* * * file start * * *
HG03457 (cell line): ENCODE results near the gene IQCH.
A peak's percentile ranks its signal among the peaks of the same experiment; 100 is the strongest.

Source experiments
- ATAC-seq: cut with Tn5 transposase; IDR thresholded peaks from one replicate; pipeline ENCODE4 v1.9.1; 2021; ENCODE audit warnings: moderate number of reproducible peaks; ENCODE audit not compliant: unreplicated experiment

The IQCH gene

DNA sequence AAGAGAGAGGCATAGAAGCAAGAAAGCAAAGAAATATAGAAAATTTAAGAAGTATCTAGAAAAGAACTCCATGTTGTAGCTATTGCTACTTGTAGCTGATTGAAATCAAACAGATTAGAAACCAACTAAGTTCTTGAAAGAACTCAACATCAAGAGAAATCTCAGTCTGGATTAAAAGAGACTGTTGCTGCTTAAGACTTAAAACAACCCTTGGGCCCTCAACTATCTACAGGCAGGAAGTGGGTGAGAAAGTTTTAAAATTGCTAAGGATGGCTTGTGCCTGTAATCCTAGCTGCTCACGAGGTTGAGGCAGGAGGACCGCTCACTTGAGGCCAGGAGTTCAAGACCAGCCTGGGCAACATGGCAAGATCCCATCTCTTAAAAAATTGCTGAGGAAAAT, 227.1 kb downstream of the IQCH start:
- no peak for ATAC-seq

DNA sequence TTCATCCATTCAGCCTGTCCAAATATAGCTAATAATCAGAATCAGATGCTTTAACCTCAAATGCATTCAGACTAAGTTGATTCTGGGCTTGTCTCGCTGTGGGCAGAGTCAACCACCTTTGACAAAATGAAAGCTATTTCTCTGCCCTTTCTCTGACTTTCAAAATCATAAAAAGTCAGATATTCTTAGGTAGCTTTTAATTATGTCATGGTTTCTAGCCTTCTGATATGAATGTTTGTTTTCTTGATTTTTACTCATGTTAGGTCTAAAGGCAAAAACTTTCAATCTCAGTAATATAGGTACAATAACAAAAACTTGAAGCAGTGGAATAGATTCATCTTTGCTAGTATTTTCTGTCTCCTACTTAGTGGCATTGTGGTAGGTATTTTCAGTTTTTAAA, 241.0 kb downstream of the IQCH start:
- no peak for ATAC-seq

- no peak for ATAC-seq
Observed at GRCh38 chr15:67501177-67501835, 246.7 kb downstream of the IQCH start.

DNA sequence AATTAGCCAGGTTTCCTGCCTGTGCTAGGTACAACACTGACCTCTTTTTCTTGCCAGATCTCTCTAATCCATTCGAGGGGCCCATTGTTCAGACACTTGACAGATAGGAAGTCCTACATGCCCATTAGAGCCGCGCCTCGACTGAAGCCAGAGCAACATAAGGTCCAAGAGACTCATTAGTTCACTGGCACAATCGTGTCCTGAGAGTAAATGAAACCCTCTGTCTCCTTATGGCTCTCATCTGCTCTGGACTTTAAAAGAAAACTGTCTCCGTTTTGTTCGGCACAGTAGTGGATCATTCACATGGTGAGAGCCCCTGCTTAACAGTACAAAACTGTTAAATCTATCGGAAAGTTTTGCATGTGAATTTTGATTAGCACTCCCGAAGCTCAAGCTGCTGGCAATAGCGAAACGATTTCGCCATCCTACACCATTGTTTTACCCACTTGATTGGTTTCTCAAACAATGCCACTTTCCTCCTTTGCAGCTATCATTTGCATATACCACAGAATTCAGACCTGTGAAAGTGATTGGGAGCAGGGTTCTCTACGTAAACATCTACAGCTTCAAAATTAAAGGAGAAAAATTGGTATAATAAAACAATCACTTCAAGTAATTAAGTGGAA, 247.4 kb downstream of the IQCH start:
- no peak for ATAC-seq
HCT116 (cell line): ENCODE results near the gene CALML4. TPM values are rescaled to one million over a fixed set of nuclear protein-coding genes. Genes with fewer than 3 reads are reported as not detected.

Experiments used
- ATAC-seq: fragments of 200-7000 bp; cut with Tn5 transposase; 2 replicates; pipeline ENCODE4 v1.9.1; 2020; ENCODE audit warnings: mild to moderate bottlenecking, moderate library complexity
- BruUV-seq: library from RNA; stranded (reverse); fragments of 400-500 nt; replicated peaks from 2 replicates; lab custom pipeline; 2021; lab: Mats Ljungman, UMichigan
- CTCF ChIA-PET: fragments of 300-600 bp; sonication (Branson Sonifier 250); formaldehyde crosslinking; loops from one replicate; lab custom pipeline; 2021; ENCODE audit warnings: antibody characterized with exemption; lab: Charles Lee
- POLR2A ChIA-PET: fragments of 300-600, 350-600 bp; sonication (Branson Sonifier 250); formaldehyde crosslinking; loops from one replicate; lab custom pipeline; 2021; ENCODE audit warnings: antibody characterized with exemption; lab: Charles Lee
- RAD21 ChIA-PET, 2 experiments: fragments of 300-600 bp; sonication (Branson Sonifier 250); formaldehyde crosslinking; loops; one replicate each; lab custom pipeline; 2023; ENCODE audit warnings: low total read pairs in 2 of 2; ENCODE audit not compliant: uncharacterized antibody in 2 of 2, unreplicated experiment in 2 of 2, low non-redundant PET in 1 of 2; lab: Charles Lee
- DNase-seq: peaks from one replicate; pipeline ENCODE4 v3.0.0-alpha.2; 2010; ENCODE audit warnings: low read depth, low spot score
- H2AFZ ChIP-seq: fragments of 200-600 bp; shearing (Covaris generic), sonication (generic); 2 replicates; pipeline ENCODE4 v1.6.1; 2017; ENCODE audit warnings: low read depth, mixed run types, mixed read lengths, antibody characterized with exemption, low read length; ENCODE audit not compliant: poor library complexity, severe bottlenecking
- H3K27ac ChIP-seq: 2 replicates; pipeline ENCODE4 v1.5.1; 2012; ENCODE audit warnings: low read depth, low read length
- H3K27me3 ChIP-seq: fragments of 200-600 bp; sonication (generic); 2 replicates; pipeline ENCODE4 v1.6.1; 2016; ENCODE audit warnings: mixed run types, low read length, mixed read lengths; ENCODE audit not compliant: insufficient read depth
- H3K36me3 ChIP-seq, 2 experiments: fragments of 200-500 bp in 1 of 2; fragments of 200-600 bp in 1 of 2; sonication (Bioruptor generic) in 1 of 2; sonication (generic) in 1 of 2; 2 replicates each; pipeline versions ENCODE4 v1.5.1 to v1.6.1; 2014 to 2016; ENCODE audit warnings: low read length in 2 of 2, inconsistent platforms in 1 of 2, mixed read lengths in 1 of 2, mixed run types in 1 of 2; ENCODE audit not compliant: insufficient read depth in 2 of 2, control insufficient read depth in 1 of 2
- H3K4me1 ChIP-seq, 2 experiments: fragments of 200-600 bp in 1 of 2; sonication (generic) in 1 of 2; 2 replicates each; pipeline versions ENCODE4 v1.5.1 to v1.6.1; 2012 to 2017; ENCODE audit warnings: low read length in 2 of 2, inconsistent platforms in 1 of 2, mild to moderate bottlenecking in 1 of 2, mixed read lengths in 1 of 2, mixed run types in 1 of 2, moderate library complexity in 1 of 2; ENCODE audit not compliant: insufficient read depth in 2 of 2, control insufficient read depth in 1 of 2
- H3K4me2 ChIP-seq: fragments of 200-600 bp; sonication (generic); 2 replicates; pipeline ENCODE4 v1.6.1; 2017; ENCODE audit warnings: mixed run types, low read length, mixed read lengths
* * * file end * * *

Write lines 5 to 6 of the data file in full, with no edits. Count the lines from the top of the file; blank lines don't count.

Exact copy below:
The IQCH gene

DNA sequence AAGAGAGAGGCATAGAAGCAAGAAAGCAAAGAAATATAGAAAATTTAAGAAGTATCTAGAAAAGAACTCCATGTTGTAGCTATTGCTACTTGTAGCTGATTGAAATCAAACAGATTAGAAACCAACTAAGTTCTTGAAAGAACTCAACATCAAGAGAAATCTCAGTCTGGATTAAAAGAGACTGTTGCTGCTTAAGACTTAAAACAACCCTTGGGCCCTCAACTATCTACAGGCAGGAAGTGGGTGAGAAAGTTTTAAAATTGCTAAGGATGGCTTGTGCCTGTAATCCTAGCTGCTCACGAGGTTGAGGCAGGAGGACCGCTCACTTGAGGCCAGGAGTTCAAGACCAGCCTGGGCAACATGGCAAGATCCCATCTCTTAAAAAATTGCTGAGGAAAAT, 227.1 kb downstream of the IQCH start: